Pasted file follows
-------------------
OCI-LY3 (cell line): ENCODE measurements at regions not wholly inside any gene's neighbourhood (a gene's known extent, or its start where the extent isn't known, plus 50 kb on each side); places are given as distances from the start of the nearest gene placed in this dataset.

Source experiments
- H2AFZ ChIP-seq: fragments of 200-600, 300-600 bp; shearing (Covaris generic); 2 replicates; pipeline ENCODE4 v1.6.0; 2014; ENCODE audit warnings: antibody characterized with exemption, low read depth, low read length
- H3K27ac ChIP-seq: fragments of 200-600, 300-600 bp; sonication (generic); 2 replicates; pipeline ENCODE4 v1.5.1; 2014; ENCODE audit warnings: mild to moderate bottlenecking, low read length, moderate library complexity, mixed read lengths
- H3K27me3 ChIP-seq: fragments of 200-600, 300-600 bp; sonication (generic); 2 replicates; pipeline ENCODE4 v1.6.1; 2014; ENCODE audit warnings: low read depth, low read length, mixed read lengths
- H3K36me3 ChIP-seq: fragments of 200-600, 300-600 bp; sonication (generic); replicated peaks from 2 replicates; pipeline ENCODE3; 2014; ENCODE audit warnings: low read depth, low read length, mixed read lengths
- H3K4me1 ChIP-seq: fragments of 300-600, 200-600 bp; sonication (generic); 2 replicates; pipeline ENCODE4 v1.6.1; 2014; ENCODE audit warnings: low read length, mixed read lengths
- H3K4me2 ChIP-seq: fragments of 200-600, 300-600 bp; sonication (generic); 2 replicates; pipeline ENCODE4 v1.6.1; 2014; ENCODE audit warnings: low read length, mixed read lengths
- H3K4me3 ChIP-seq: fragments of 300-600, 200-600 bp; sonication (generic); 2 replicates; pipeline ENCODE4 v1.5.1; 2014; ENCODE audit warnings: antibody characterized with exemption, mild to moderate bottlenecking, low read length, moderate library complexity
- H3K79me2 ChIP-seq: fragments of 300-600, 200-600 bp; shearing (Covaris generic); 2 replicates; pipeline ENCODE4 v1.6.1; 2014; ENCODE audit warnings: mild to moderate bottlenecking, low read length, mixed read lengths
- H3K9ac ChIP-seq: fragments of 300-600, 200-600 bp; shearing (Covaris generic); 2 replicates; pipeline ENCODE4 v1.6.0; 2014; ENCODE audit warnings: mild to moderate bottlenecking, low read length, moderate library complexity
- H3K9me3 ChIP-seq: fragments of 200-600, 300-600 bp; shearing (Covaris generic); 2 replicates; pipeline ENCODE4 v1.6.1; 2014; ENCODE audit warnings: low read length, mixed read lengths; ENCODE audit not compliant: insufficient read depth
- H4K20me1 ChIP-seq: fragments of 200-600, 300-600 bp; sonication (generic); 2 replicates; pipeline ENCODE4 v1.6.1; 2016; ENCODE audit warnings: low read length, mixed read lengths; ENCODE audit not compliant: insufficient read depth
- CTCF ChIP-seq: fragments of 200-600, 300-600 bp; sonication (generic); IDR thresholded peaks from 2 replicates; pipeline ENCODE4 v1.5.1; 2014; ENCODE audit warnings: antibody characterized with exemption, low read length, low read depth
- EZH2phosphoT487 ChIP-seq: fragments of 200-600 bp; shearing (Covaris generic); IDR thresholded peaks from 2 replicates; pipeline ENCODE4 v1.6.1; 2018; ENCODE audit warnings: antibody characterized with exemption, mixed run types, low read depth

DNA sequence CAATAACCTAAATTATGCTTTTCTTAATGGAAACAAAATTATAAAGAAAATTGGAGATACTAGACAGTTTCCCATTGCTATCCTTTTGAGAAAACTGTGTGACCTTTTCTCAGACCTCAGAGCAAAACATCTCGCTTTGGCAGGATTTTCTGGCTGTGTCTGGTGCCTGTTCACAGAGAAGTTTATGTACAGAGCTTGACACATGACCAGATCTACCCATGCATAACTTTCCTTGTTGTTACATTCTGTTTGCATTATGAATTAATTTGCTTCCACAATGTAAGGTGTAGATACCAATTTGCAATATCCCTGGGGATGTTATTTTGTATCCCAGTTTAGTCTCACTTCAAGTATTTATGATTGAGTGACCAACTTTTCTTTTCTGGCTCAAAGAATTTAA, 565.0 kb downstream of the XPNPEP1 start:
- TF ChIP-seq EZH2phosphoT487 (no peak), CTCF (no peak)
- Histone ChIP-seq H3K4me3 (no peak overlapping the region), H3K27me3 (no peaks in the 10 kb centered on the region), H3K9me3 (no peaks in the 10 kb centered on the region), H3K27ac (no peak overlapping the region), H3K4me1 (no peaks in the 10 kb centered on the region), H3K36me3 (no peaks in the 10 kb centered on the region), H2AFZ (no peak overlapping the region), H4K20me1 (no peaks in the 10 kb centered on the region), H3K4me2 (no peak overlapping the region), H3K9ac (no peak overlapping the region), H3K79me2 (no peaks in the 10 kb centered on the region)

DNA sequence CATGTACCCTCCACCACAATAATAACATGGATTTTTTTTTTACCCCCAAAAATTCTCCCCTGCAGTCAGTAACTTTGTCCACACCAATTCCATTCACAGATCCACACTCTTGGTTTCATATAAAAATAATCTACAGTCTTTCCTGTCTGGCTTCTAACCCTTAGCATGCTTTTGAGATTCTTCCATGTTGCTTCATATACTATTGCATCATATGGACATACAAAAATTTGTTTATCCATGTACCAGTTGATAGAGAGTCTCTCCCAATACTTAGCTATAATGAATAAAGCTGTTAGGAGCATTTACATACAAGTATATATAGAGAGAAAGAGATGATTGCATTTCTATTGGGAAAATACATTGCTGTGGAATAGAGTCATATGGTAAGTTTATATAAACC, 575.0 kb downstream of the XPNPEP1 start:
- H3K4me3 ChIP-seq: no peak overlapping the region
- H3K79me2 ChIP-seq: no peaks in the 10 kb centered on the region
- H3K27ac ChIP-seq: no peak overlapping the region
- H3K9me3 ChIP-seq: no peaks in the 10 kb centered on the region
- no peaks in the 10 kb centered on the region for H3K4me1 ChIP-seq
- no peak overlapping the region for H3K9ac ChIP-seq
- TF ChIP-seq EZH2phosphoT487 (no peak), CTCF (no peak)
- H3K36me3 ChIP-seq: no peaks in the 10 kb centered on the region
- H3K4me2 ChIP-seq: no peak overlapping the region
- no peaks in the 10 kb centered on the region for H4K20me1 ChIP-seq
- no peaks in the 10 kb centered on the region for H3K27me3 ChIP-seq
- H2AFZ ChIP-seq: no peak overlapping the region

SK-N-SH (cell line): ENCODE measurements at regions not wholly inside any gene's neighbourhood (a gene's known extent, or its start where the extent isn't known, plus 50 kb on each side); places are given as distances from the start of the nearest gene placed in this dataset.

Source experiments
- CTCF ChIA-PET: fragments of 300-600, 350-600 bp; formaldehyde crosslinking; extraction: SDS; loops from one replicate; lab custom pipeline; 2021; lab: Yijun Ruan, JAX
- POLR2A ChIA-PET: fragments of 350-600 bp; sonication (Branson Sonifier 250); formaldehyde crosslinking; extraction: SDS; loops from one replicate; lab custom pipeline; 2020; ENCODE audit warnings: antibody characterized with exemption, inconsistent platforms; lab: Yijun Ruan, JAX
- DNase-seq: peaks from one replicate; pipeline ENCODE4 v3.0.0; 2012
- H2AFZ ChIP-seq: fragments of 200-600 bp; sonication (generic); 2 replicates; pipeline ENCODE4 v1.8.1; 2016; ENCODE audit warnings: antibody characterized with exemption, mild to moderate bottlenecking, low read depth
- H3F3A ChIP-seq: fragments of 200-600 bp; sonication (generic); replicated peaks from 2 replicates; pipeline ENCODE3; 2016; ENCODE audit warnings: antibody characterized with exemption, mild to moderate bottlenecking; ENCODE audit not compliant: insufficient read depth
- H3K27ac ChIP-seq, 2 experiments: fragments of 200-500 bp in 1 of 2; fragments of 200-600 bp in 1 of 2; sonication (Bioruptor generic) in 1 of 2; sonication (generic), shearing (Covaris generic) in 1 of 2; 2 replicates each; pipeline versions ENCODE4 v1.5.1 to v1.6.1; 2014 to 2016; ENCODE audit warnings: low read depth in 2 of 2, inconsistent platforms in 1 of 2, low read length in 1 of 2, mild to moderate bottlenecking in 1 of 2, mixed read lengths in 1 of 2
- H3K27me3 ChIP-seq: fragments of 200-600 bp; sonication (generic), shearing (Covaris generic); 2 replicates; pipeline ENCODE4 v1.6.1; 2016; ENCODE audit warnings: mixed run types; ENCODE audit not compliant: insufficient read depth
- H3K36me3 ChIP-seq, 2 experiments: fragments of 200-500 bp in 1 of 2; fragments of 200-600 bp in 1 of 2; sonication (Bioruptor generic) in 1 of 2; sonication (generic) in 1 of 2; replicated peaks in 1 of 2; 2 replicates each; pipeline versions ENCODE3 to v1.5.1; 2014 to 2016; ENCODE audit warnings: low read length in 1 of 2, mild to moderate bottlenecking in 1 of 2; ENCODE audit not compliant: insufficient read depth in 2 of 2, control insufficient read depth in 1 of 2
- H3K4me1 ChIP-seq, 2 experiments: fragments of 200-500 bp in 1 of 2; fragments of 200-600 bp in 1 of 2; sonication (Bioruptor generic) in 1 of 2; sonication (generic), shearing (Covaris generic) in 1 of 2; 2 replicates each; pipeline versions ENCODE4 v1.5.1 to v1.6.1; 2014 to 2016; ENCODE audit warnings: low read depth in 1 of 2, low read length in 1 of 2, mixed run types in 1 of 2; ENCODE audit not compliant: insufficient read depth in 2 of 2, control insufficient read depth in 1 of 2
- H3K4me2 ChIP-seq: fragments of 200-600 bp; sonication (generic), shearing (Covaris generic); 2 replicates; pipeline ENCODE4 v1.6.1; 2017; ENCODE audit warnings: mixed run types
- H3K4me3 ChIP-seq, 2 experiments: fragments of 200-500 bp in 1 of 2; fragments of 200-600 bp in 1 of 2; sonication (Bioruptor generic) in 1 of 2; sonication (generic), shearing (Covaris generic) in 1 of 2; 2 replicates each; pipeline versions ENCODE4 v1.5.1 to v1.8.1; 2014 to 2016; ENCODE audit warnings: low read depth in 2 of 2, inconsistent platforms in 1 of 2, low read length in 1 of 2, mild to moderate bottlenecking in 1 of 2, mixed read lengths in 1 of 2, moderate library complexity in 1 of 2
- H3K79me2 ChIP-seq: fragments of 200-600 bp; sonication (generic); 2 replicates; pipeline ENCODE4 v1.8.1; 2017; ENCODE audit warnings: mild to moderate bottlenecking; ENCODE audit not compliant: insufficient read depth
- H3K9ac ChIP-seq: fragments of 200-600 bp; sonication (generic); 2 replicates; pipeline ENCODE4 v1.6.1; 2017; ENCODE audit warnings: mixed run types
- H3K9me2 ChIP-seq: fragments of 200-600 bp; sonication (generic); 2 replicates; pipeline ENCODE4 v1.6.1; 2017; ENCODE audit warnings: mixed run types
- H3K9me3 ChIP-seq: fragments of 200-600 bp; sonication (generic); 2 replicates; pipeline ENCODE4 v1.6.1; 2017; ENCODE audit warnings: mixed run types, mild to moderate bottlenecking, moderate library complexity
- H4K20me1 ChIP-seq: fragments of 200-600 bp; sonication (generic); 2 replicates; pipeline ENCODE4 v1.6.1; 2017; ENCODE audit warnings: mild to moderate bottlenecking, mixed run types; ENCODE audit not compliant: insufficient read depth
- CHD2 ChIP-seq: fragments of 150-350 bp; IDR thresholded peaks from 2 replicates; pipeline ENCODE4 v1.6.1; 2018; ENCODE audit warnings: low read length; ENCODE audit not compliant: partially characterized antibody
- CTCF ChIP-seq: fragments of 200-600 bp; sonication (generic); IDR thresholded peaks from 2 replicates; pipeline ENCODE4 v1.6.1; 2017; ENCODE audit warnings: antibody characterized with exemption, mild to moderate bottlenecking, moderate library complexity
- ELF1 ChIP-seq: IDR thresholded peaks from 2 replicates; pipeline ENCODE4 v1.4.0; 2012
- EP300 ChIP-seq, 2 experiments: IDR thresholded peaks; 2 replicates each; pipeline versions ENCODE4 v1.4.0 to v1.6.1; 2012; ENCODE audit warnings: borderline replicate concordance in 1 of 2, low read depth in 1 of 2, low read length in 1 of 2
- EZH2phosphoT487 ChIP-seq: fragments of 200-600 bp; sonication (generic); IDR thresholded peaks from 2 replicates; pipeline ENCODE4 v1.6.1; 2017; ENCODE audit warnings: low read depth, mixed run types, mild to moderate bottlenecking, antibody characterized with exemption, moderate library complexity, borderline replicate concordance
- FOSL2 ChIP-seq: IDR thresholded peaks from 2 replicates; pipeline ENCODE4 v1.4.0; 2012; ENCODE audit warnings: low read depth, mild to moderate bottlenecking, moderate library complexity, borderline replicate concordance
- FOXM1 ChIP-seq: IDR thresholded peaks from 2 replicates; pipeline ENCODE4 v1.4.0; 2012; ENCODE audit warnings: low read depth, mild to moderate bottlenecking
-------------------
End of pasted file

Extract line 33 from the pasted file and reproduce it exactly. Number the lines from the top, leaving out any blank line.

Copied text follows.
Source experiments